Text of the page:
As a firm that regularly counsels business owners and individuals considering bankruptcy, we frequently encounter a number of misconceptions about what bankruptcy means and what it can accomplish. Here are some of the most common myths and misconceptions we come across in our practice.
That a company has filed for bankruptcy protection does not mean it is going out of business. In fact, companies that just need some breathing space but have the prospect of rehabilitation can file for protection under Chapter 11, which is a reorganization proceeding. In very broad terms, Chapter 11 enables companies to continue their operations, address their outstanding debt, shed burdensome leases, and reemerge as ongoing businesses at the end of the bankruptcy process.
In contrast to Chapter 11, Chapter 7 is a liquidation proceeding where the company does cease operations. Chapter 7 may be an appropriate option for a business that has significant assets available for liquidation; however, Chapter 7 is rarely a good choice for a failed business that has few or no assets of value. Unlike an individual, a business that files for Chapter 7 does not receive a discharge (forgiveness) of its debts. More importantly, particularly for a closely held business, filing for Chapter 7 may result in unwanted scrutiny by the bankruptcy trustee (a third party appointed to marshal and liquidate assets) of the business owners’ compensation and other financial transactions with the company, which could result in an attempt by the trustee to recover payments made by the company to the business owner(s) prior to the bankruptcy filing.
There is no requirement in any section of the Bankruptcy Code that a debtor (the company or individual that files for bankruptcy) be insolvent. In fact, it is not infrequently the case that debtors, both corporate and individual, have assets that exceed their liabilities. Businesses may have assets that exceed liabilities but may still benefit from filing for bankruptcy because it allows them to restructure certain debts and shed burdensome lease obligations while continuing to operate as a going concern. As explained in the next section, because individuals who file for bankruptcy can exempt certain property from the reach of creditors, those individuals may have assets that exceed their liabilities but still be able to discharge certain debts by means of a bankruptcy filing.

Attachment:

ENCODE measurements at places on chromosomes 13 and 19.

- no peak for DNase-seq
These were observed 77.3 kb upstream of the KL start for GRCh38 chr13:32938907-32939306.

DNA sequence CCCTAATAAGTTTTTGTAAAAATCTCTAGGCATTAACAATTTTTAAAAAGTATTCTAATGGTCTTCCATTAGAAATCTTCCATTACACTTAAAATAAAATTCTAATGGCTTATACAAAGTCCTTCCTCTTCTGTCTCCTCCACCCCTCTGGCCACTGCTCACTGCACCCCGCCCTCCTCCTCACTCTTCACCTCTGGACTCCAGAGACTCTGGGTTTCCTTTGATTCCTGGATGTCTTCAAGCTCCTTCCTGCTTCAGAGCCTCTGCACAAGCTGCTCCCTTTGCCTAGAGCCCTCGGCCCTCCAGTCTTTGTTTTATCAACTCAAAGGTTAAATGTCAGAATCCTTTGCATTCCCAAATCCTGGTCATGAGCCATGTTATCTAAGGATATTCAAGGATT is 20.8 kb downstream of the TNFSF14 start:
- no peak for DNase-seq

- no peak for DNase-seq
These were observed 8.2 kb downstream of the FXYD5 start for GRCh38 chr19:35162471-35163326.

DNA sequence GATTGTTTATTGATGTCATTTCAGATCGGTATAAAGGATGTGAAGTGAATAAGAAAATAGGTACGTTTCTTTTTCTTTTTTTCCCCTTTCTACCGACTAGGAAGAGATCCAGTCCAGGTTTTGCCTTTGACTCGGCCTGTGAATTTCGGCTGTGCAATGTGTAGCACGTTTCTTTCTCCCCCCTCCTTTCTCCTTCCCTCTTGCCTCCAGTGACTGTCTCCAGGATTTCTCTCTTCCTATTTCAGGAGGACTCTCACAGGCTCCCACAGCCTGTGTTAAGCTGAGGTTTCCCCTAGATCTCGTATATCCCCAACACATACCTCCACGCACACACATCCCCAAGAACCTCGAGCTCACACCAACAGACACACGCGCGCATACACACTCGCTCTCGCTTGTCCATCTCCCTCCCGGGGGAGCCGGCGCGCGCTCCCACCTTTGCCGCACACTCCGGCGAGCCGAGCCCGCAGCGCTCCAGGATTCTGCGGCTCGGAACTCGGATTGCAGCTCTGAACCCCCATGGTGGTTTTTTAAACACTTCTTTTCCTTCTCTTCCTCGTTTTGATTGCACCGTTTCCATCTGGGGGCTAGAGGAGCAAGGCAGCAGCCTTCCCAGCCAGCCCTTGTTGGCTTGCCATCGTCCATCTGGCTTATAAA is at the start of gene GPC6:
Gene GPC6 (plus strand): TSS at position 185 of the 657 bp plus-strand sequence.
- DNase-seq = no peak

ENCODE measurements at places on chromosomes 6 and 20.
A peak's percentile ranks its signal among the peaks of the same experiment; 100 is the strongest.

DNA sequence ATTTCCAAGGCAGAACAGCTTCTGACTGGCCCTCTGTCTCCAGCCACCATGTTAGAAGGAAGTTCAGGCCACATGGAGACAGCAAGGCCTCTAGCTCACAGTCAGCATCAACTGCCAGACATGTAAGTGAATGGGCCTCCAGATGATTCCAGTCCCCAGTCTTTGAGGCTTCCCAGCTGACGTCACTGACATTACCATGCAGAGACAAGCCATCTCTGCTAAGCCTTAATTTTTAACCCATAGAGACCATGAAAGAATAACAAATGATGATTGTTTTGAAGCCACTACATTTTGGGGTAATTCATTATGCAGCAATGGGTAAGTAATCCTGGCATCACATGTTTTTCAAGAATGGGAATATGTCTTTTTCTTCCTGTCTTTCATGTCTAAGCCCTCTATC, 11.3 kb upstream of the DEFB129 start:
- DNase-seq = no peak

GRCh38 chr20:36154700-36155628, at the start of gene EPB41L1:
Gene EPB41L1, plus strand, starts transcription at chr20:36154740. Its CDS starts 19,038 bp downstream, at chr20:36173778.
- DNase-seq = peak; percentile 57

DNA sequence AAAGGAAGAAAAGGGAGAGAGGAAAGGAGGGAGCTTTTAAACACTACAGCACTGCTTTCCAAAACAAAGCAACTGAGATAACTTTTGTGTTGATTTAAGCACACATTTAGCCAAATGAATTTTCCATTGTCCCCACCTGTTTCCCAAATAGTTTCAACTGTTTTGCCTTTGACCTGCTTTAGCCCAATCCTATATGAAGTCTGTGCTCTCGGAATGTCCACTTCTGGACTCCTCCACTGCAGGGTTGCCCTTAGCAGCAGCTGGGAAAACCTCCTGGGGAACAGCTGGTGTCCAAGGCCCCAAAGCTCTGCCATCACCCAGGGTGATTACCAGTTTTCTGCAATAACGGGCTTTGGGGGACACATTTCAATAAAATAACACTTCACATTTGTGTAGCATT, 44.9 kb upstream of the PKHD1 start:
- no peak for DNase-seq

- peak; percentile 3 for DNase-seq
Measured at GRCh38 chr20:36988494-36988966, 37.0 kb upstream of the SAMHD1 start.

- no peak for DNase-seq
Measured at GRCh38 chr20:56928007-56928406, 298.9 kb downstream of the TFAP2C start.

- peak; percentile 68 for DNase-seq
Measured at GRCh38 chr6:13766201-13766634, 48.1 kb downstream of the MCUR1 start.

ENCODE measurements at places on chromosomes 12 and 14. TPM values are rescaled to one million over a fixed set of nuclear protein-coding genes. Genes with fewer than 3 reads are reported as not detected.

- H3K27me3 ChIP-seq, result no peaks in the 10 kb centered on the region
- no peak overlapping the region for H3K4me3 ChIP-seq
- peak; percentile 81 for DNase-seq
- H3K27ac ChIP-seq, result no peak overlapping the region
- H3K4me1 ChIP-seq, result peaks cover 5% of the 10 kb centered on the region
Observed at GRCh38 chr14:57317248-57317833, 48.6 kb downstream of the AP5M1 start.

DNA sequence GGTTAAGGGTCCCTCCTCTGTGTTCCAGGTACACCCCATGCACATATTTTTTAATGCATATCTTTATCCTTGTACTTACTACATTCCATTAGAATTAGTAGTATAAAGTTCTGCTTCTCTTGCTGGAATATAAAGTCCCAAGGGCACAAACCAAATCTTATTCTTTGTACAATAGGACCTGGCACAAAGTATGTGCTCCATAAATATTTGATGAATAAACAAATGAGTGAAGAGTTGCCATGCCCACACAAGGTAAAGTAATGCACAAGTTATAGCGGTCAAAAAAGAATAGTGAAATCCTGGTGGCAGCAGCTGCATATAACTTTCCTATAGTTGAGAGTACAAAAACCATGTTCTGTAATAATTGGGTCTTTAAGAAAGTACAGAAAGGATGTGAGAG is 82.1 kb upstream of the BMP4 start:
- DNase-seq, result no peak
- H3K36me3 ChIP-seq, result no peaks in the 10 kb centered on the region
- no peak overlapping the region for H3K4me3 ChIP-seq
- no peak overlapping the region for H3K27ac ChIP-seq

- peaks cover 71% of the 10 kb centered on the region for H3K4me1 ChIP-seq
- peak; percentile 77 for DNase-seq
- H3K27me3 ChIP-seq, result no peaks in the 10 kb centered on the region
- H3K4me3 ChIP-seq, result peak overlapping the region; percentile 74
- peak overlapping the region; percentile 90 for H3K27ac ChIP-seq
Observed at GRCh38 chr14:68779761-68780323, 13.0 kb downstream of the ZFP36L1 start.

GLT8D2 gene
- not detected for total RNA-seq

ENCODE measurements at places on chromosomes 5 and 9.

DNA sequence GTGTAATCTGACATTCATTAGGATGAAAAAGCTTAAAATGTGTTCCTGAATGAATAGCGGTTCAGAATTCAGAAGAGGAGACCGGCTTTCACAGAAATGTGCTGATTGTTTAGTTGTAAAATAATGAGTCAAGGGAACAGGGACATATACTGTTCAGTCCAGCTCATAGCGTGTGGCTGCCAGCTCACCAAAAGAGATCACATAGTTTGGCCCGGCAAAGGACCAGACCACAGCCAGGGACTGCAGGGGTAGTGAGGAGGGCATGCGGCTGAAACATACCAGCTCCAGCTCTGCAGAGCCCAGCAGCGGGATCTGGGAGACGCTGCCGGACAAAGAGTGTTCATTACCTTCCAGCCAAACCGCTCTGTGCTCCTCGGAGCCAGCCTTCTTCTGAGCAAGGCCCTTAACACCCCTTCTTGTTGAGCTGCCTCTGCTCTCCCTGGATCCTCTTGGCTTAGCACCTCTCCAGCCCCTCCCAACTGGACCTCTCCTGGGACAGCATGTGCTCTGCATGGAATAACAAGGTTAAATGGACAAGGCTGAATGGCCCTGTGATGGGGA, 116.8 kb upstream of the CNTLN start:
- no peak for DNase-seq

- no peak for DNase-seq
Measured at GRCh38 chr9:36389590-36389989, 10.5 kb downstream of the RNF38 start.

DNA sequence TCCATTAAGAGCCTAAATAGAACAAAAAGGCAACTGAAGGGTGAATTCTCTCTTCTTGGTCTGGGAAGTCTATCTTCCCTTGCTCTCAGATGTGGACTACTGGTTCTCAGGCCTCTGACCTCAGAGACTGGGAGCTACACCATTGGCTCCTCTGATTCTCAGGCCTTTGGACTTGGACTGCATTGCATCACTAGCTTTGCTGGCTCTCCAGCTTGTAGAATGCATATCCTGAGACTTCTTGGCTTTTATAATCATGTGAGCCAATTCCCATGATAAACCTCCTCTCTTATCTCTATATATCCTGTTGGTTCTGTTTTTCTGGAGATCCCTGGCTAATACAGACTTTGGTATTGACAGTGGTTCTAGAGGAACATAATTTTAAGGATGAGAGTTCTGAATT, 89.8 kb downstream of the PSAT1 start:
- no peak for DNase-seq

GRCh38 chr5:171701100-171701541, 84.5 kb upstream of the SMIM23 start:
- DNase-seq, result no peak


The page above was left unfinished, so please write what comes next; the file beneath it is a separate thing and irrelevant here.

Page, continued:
Both state and federal laws protect certain assets from the reach of creditors. These assets are called exempt assets. A few limited examples of exempt assets include federally qualified retirement accounts like 401(k)s, most ordinary household goods and furniture, some amount of equity in a home (this varies from state to state and under federal law), and some amount of equity in a car (this also varies). This means that a person can file for bankruptcy protection, keep whatever property is exempt, and still discharge his/her debts.
While personal income taxes of newer vintage are not discharged (forgiven) in bankruptcy, some income taxes that are older may be dischargeable. Generally speaking, if a specific tax return was last due more than three years before the bankruptcy filing, the return was filed more than two years before the filing, and there are no additional assessments relating to that tax year that occurred less than 240 days before the filing, the taxes for that year may be dischargeable.
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